CNN's Laura Ly, Emanuella Grinberg, Ann O'Neil, Elizabeth Joseph and Brynn Gingras contributed to this report.
'Christopher Robin' serves up sweet take on Winnie the Pooh
Director Marc Forster has an eclectic resume -- including a Bond movie and "World War Z" -- but the key entry for these purposes is "Finding Neverland," his moving 2004 look at Peter Pan creator J.M. Barrie.
Throw in a spoonful of "Mary Poppins" for good measure, and you have "Christopher Robin," which doesn't rise to that level. Yet as with that earlier movie, the universal plot is all about an adult accessing his inner child, having lost touch with that pure, unadulterated side of himself.
Introduced as a lad cavorting with his plush pals, Christopher is quickly shown getting shipped off to boarding school, growing up into Ewan McGregor and getting married (Hayley Atwell plays his wife, making the most of a relatively small role).
Now, however, he's got adult-sized responsibilities, which include finding time for his own daughter. Having survived World War II, he's working for a large luggage company, but thanks to his officious boss (Mark Gatiss), faces arduous hours and the unsettling prospect of slashing jobs to make ends meet.
Christopher doesn't pray for guidance, but it nevertheless comes -- along with a reminder about what's truly important -- when Pooh (voiced, as in his animated likeness, by Jim Cummings), stumbles back into his life. And while he remains a "bear of very little brain," he's prone to saying some rather profound things -- at least, when he can get his mind off his rumbly tummy long enough to do so.
Christopher Robin is also reintroduced to the rest of the gang, including Eeyore (Brad Garrett, receiving most of the best lines), Tigger (also Cummings), Piglet (Nick Mohammed) and Rabbit (Peter Capaldi).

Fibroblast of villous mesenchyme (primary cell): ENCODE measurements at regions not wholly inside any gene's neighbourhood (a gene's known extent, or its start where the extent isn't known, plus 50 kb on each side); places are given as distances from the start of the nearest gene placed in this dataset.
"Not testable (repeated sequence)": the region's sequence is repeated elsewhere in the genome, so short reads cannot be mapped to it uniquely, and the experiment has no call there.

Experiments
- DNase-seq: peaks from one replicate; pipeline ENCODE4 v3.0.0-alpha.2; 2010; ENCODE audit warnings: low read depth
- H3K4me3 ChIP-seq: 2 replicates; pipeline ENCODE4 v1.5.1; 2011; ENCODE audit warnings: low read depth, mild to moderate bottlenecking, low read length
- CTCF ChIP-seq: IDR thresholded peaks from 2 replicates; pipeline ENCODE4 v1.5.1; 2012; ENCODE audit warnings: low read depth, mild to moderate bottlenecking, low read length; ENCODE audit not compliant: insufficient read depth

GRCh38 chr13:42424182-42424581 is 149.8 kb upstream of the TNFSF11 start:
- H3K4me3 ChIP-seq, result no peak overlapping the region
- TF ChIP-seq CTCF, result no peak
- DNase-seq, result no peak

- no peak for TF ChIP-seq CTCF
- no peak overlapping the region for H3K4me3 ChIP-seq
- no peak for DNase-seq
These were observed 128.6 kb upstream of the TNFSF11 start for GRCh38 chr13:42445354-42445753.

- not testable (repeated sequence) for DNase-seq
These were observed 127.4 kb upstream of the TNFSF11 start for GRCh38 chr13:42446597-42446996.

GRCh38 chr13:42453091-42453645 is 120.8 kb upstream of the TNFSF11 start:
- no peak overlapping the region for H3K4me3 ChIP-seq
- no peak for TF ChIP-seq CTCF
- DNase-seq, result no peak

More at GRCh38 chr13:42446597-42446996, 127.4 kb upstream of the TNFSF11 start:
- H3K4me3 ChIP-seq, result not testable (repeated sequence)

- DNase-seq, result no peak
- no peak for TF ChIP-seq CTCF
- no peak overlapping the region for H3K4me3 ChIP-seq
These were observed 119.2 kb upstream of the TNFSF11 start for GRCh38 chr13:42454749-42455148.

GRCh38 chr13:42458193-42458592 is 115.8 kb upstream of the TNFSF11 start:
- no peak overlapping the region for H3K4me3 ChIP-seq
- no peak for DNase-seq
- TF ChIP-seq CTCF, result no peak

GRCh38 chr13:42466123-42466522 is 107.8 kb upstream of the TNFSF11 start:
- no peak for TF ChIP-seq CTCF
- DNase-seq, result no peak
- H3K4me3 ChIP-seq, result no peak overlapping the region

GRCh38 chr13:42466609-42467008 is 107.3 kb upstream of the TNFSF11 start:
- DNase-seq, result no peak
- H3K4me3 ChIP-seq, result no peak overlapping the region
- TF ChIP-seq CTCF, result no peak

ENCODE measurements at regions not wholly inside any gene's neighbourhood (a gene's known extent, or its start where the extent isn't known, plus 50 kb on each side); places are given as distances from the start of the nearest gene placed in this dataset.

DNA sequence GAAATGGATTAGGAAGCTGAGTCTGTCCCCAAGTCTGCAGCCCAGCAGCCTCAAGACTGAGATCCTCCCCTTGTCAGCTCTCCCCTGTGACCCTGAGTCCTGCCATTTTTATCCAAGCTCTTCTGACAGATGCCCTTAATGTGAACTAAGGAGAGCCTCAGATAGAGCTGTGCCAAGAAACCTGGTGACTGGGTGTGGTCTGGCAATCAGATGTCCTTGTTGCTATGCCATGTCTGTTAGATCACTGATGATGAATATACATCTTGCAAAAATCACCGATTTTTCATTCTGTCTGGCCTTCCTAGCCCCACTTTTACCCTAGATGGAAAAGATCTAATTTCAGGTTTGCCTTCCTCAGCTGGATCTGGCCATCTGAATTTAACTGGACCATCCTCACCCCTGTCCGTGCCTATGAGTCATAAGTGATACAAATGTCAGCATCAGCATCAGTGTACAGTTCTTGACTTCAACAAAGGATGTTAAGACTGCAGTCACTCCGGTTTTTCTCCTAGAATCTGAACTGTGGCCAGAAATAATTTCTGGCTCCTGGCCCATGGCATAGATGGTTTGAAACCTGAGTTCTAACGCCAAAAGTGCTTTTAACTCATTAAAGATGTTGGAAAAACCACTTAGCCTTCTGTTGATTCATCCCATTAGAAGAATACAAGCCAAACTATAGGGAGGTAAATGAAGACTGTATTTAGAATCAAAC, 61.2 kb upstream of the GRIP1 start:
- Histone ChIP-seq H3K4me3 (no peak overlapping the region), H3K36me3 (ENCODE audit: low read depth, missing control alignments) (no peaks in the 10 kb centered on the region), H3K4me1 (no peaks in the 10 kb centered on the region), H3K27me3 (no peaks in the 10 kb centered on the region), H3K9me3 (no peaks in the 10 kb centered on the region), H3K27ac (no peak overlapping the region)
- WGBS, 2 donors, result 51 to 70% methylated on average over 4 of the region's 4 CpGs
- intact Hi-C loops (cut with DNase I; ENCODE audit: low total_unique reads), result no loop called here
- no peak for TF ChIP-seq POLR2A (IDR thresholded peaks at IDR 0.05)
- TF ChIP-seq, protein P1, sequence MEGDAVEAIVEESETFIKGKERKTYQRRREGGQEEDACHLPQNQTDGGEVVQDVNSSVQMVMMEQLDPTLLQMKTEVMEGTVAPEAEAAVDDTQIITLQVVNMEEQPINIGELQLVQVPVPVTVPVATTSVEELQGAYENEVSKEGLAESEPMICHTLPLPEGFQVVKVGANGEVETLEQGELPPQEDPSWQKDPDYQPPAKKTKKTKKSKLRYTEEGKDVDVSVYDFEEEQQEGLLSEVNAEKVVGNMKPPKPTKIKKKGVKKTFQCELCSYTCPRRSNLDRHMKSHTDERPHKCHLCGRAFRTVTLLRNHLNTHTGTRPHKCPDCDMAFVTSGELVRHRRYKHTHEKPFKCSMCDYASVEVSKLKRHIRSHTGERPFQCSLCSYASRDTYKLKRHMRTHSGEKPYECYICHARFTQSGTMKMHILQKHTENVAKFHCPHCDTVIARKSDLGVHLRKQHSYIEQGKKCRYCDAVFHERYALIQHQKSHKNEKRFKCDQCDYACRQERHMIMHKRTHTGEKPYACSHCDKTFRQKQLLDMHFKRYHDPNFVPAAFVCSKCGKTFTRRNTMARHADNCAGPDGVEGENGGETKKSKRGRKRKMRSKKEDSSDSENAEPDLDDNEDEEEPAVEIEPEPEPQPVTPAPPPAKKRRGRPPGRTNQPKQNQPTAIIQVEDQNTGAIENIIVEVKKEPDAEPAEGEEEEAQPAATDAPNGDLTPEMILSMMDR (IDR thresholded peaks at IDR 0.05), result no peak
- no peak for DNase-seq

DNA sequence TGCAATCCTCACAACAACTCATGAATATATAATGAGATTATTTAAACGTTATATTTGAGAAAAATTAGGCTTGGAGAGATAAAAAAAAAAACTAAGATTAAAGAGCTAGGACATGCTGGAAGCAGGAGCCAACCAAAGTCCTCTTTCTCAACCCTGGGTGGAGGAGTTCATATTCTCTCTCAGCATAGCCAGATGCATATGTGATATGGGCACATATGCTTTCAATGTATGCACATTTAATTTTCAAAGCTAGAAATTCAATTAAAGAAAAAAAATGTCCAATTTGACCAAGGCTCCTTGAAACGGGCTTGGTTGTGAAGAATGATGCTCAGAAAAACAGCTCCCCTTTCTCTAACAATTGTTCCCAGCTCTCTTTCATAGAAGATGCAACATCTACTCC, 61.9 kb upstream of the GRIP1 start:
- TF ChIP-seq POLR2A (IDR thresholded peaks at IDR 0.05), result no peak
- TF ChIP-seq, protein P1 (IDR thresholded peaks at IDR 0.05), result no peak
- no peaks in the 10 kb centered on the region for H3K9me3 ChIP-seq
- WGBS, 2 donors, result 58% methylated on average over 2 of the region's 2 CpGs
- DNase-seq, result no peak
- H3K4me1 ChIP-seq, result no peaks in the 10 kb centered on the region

A.A. Milne's creation is among the most durable of children's literary characters for a reason, and has already produced one fine movie in the last nine months, the biographical "Goodbye Christopher Robin."
That film was obviously a lot darker than this one, and the latest movie gets off to a somewhat slow start before the plot kicks into gear. As a result, younger kids might grow a bit fidgety while the story (conjured by multiple writers) establishes the groundwork for Christopher's plight.
Gradually, though, "Christopher Robin" settles in, exhibiting a genuine sweetness without becoming saccharine -- again, no small feat. Give much of the credit to McGregor in the thankless task of playing opposite his adorably furry co-stars, ably handling the comedy derived from the fact that he doesn't dare let others see them.
In one of their languid early moments, Pooh muses about those signature do-nothing days in the Hundred Acre Wood, "I would've liked it to go on for a while longer."
Frankly, "Christopher Robin" would be stretching things if it tried to prolong this relatively slim premise for one more minute. But as is, the movie mostly works-- a fleeting reminder of the simple pleasures of hanging out with family and a talking bear, which, in these frenetic times, is the kind of silliness that's worth savoring.
"Christopher Robin" premieres Aug. 3 in the U.S. It's rated PG.